Photo: Justin McCallum

Marina G.


24, Program Coordinator at a nonprofit
New York, NY

I have moved from Mexico to the U.S. 3 times, when I was 2, 6, and 16. Each time I’ve had to pack my home and move to a new state. I’ve been privileged enough to have taken a plane every time. I was accidentally born in the U.S. My parents, part of the Mexican foreign service, where stationed in California when I was born. Two years later I moved back to Mexico. Even though 10 of my formative years were spent in Mexico, my parents made an active effort to Americanize my education to prevent me from being held back once we were stationed in the U.S. again. Based on my “luck” of being born on this side of the river, I have had the privilege to work and study where I please. Having dual citizenship has allowed me to vote and have my voice heard in two countries. This “luck” is not afforded to the rest of my family. My sister who happened to be born in Mexico, but like me has lived most of her life in the U.S. is not a U.S. citizen. Because of a piece of paper, we navigate our careers, our goals, and our ambitions completely differently. My sister lives with different fears as I walk freely to protests and apply to jobs without needing further explanation. In a couple of years my parents will be re-stationed once more and my sister will have to face an incredibly hard decision, to stay or to go.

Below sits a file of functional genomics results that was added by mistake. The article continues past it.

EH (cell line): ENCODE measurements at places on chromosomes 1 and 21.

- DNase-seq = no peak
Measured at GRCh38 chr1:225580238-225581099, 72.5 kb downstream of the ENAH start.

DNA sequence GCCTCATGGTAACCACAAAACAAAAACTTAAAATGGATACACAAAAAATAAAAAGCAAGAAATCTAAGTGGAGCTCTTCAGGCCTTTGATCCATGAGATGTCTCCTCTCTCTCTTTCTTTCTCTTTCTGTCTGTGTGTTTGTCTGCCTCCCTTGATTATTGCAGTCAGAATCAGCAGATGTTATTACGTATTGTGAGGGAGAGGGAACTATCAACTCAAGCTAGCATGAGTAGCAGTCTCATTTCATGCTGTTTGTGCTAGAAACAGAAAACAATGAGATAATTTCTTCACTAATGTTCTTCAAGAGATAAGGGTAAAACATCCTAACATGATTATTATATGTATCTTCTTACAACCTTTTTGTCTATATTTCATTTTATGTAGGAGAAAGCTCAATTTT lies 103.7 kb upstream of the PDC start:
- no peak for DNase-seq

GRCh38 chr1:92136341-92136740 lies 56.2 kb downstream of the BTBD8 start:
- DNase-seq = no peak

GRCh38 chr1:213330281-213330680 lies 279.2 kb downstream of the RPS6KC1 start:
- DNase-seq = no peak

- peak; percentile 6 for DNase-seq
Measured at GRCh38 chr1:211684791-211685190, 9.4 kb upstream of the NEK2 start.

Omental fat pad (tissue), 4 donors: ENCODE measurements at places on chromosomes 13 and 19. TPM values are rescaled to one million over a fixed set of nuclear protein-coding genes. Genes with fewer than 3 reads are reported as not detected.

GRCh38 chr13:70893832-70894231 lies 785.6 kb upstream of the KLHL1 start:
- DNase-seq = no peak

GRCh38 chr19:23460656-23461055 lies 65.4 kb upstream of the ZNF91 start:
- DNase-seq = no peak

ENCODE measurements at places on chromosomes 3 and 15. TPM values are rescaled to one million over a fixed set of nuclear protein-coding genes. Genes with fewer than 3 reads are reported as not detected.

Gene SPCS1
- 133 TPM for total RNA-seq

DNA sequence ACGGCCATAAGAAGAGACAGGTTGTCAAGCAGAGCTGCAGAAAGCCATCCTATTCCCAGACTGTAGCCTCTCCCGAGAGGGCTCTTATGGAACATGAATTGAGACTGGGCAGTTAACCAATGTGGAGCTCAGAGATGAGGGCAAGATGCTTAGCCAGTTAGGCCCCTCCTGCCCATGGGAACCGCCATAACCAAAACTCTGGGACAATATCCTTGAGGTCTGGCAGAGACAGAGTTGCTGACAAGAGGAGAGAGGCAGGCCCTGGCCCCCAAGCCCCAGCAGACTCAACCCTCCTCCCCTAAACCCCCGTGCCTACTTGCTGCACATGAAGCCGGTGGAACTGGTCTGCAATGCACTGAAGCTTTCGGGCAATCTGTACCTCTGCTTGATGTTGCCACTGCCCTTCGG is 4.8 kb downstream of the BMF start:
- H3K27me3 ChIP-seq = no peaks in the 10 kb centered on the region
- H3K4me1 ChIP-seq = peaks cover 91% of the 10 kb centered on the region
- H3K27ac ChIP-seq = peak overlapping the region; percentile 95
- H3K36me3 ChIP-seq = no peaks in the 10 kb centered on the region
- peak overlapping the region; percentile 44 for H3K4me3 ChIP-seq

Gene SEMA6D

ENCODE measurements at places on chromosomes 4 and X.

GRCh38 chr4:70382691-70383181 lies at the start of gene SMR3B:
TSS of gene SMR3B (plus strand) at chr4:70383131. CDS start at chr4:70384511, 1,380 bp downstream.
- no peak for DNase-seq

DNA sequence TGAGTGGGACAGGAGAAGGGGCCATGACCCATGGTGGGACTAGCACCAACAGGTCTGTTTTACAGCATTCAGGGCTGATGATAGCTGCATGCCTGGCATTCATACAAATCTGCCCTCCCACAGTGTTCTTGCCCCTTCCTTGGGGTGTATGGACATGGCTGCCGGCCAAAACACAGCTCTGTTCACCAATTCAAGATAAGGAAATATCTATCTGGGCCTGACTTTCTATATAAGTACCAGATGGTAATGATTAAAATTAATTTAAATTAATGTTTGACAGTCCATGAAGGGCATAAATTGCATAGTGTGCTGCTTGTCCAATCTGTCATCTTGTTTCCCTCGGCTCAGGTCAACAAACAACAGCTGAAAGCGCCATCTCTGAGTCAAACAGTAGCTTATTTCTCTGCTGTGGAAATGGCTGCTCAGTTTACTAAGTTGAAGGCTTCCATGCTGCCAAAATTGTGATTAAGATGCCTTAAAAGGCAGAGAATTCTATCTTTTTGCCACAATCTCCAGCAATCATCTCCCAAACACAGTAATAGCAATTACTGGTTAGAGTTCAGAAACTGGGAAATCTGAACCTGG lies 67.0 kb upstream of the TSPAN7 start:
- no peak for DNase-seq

Why did your family come to the United States? My father is part of the Mexican foreign Affairs.

What would the U.S. be missing out on if you or your people were banned? A person who cries (mostly tears of joy) on public transport.